''All that is necessary for the triumph of evil is that good men do nothing'' - Edmund Burke


S I E R R A  H E R A L D

Vol 9 No 6

The tendency sometimes to protect perpetrators for the sake of peace...doesn't help society. Impunity should not be allowed to stand. - Kofi Annan on Waki report

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I am pleased to give this account of the Security Council visit to Sierra Leone on 23rd May on behalf of ambassador Mark Lyall Grant, Permanent Representative of the United Kingdom and myself.South Africa's UN Security Council Ambassador Baso Sangqu delivers his report on the May 23rd visit to Freetown

The aim of the Council's visit in Sierra Leone was to encourage continued efforts to consolidate peace and national reconciliation.

During their visit the Council met President Koroma and several of his ministers, representatives from all ten registered political parties and the national election commission.

The Council also met members of civil society including women's groups so that the Council would hear from the people of Sierra Leone about the remarkable journey that their country has made since the civil war and which will continue with the forthcoming elections.

I would like to thank the Executive Representative of the Secretary-General, Mr Jens Toyberg-Frandzen and the staff of the United Nations Integrated Peace Building Office, UNIPSIL, for welcoming the Council and supporting our visit, particularly given how recently Mr Toyberg-Frandzen himself arrived in Freetown.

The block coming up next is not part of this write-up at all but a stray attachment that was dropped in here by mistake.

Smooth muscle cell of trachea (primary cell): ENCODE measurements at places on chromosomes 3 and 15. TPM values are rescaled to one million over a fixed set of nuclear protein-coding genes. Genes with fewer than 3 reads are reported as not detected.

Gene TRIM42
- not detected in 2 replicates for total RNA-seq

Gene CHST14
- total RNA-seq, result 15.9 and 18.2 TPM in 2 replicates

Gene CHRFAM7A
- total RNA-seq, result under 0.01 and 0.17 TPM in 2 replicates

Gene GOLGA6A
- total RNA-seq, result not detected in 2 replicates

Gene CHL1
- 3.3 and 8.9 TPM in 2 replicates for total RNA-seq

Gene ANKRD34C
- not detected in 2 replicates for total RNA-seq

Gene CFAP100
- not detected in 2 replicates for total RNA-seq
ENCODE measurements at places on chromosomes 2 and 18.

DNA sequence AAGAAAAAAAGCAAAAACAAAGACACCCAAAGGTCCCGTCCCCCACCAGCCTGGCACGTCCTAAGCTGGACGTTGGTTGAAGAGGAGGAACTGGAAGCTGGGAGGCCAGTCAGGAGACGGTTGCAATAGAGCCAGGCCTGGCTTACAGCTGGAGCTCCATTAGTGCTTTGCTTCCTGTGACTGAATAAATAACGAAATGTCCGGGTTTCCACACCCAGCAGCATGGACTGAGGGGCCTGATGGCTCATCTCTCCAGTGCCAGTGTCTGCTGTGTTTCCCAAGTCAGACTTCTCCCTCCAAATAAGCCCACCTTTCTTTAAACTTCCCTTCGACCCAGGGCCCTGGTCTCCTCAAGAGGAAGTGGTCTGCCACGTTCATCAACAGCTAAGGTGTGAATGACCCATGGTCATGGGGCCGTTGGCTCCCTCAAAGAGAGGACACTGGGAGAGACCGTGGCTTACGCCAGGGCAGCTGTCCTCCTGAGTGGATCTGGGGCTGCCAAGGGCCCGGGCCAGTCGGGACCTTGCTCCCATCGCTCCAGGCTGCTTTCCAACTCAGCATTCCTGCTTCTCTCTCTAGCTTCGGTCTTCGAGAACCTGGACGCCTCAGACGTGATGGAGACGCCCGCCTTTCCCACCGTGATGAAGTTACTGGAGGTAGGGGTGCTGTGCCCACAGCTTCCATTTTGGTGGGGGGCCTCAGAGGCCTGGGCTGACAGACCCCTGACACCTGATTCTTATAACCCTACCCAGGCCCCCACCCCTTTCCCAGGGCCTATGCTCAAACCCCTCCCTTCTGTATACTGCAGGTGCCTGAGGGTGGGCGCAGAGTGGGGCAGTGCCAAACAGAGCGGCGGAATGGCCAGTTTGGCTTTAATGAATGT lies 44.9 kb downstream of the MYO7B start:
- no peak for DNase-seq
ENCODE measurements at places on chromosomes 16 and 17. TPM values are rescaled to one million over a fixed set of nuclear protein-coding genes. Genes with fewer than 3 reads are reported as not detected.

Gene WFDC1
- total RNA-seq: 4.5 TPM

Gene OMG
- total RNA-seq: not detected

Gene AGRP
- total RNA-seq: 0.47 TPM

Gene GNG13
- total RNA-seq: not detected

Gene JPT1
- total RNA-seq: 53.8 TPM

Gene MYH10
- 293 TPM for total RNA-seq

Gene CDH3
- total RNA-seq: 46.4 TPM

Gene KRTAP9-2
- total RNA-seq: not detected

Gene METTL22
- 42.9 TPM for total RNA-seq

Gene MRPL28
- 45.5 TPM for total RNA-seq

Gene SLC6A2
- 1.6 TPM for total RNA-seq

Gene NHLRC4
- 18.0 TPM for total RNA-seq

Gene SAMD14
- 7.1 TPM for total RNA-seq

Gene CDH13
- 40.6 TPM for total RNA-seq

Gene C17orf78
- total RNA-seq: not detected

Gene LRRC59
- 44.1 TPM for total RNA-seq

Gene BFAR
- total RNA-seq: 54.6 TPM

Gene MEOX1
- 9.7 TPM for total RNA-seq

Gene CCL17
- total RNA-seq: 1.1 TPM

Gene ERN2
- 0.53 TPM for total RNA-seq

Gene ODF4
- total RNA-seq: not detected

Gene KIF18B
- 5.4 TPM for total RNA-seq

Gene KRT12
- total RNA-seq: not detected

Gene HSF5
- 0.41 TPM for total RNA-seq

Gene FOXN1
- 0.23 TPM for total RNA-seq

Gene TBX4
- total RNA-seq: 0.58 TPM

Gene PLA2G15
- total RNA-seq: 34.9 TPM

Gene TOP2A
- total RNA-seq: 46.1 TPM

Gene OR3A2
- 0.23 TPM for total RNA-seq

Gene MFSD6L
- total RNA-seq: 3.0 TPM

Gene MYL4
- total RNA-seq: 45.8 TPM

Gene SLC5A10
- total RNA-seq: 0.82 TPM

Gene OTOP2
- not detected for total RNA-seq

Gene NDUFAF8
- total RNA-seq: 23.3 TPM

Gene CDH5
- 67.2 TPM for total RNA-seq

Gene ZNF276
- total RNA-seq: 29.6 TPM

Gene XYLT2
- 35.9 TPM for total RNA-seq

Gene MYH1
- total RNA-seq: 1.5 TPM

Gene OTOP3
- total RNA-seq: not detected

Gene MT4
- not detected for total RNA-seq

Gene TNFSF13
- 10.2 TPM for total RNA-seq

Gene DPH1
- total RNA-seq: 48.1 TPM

We greatly appreciate the support that UNIPSIL, working with the rest of the UN family is providing to peace building in Sierra Leone. Truly this was one UN in action.

As you might expect Mr President, the forthcoming elections featured prominently during the Council's visit. We received a clear and welcome commitment from President Koroma to a free, fair and transparent process.

Our discussions with all political parties and the national electoral commission reassured us that good progress was being made in preparing for November's poll.

Whilst we heard that the political environment in the country continues to be determined by intense rivalry and mistrust between the two major political parties, the Council was encouraged by the signature by all the political parties of a declaration agreeing to control the elections fairly and not to resort to violence.

In our meetings with the military and other representatives from the security sector, we are encouraged by the commitment that we heard to the army and police neutrality.

The military and police training programme provided by the United Nations and bilateral donors over the past ten years has clearly helped to develop a culture of policing based on protecting the security and human rights of all citizens of Sierra Leone. This work needs to continue.

On the issue of the purchase of weapons for the use of the Sierra Leone police, President Koroma reassured us that these weapons were transferred to the armed forces of Sierra Leone in the presence of international observers. A further mark of the progress that the Council observed was the pride that the Sierra Leone government and the military conveyed to us about the government and the military conveyed to us about the forthcoming deployment of their armed forces as peace keepers to the AU mission in Somalia, AMISOM.

At our lunch with civil society, we met representatives of womens' groups who shared the ideas about peace building and reconciliation including on the question of reparations for war victims.

All speakers stressed the role that women can play as an early warning system for potential conflict and spoke in favour of greater representation of women in Parliament.

In closing Mr President, it is worth reflecting on how far we have come.

The progress that Sierra Leone has made since the civil war ended ten years ago is remarkable.

Of course huge problems remain including high youth unemployment, infrastructural dilapidation and lack of institutional capacity - but there are ground for optimism that Sierra Leone is on the path to building a lasting peace.

The Security Council will continue to play its role in this journey.


Press Statement


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